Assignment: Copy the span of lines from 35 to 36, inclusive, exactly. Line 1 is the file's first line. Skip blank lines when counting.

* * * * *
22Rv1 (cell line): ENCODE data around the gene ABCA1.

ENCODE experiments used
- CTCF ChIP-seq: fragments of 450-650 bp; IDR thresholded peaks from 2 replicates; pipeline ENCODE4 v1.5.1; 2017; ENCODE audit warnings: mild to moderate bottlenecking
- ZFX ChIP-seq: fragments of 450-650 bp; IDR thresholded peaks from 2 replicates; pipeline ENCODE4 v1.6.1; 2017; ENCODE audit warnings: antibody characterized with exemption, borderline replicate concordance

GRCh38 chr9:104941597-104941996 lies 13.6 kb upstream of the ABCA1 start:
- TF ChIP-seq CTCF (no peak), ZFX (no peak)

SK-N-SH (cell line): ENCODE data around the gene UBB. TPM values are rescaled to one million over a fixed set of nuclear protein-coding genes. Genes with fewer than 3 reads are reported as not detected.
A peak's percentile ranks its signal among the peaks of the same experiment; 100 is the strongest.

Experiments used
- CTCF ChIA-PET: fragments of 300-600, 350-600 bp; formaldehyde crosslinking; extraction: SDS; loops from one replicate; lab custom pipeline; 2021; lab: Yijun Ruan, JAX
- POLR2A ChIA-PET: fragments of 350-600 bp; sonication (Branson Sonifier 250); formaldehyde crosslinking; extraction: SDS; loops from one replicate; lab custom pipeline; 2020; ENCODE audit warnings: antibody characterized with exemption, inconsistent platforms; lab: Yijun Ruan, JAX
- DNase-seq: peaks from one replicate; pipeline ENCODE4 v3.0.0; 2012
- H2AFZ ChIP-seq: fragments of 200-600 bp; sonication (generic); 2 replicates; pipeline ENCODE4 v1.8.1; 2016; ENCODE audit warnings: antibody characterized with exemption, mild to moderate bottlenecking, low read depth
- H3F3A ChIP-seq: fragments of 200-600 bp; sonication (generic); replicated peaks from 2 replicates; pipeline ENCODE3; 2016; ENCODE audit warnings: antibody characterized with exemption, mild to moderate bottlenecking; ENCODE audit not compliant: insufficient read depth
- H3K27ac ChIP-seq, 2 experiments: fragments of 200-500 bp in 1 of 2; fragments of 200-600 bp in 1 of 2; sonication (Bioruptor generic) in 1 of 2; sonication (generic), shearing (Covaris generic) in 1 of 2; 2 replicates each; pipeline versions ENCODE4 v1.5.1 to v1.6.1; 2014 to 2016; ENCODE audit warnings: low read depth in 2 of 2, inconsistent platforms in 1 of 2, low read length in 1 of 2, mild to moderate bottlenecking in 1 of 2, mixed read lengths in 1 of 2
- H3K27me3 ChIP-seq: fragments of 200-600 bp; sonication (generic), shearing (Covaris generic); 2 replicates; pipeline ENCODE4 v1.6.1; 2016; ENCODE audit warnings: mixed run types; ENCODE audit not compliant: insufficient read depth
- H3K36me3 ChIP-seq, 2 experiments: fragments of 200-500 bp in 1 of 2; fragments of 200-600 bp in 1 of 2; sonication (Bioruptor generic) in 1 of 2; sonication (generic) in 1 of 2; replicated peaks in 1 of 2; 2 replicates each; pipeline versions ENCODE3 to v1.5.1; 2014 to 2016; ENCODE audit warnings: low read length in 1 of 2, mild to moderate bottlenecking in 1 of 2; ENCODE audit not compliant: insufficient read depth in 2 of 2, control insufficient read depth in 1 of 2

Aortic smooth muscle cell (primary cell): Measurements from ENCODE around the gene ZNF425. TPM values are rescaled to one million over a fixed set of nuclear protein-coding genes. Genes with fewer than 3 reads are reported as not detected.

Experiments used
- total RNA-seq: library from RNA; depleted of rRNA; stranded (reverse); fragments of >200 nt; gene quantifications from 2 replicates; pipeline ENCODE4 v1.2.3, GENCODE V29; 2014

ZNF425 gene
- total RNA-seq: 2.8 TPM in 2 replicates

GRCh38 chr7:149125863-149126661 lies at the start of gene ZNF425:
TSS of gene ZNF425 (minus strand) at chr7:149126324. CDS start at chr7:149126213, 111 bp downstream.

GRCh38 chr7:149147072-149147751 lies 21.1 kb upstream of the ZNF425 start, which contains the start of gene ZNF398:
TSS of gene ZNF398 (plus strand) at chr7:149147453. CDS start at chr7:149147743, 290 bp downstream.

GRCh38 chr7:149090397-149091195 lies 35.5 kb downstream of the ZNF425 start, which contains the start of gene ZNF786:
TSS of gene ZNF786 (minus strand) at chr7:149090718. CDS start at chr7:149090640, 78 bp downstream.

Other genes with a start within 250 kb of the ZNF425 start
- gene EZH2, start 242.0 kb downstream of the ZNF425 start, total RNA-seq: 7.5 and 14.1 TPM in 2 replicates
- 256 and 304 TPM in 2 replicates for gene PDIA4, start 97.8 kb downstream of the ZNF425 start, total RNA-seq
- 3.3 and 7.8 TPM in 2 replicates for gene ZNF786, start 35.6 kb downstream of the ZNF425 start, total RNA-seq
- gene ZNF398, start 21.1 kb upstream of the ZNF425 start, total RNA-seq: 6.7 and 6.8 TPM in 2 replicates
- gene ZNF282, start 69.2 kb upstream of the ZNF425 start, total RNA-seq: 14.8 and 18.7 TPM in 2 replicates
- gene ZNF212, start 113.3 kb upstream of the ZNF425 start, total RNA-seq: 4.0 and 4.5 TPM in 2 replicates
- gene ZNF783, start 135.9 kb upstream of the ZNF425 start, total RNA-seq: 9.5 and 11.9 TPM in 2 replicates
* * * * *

- gene ZNF212, start 113.3 kb upstream of the ZNF425 start, total RNA-seq: 4.0 and 4.5 TPM in 2 replicates
- gene ZNF783, start 135.9 kb upstream of the ZNF425 start, total RNA-seq: 9.5 and 11.9 TPM in 2 replicates